At the outset RBS should have been split into a nationalised Bad Bank, with all the most distressed loans and risky businesses under one roof and a Good Bank made up of the safer business.  Instead of this we have a part nationalised quite bad bank that is unable to perform its part in our financial infra-structure.  As a result lending is down and we are still months away from returning RBS to the private sector, this is distorting the market for financial services and holding back the recovery.
We need to protect our greatest economic asset - The City of London
It’s this total lack of planning and direction that marks out the coalition’s approach to our economy.  Cameron and Osborne had the advantage of watching labour screw up things between 2007 – 2010 and they should have had a very clear picture of how to turn things around.  Instead, like all weak administrations, they relied on a commission on banking (Vicker’s inquiry) to do their dirty work for them, this wasted two years and didn’t move the debate forward.  The central questions of the UK’s banking sector are quite simple and we just needed to make up our minds and get on with it.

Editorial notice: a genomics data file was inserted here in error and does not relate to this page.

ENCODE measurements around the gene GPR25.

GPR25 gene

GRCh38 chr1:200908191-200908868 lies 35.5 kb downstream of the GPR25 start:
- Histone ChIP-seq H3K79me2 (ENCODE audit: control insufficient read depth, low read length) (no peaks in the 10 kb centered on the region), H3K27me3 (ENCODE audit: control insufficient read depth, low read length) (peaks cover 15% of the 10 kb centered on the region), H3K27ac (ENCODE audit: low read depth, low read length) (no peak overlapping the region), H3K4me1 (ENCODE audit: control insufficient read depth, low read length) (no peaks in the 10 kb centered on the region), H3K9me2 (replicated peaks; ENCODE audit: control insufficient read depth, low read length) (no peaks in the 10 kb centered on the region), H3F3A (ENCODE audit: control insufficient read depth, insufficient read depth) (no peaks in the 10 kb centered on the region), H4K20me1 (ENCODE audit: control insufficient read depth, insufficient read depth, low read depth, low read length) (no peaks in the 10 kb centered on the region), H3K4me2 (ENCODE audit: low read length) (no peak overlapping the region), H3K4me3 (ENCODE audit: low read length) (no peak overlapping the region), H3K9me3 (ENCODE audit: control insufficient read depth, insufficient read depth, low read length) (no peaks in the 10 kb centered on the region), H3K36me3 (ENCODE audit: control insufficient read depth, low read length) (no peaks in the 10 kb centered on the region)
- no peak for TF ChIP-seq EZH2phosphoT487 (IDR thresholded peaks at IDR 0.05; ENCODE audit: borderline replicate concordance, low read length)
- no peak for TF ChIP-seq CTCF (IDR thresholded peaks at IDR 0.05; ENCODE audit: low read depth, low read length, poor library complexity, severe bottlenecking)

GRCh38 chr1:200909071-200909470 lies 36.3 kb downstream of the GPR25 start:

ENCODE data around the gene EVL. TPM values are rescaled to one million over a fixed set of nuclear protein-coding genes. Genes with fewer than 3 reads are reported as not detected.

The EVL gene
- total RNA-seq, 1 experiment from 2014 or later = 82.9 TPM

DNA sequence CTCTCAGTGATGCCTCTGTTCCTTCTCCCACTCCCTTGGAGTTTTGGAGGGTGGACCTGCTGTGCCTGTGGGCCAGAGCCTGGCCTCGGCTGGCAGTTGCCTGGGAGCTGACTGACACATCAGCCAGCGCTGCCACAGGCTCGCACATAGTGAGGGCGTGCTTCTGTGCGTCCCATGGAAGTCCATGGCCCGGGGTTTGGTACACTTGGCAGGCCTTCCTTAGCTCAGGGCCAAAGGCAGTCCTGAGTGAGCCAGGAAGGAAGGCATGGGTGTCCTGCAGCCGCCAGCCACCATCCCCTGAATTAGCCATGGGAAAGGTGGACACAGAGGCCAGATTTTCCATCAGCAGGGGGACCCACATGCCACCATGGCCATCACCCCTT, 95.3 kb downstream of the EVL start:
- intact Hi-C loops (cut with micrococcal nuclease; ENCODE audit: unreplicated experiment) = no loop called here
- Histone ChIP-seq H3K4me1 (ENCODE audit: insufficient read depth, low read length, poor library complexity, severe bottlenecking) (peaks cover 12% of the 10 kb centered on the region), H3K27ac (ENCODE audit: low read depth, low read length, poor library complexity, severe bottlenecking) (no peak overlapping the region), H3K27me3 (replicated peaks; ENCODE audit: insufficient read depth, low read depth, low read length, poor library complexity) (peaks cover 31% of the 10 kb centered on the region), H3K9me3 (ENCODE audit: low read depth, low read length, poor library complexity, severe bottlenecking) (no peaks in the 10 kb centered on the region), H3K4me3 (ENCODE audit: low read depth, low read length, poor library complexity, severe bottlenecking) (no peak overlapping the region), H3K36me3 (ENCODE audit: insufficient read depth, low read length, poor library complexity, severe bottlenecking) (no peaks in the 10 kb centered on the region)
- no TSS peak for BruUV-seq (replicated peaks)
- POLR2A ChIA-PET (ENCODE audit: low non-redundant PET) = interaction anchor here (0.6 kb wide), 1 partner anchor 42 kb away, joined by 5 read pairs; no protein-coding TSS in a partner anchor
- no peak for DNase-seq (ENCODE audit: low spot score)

Should Retail Banks be allowed to play the in the capital markets and be investment banks?  The answer to this is obvious. No!  There must be a reasonable number of retail banks in the UK who can support the market for deposits, transfers and loans.  They should access the capital market through Broker Dealers who do not have retail clients and they should be limited in the activities and products they can provide to corporate clients (businesses).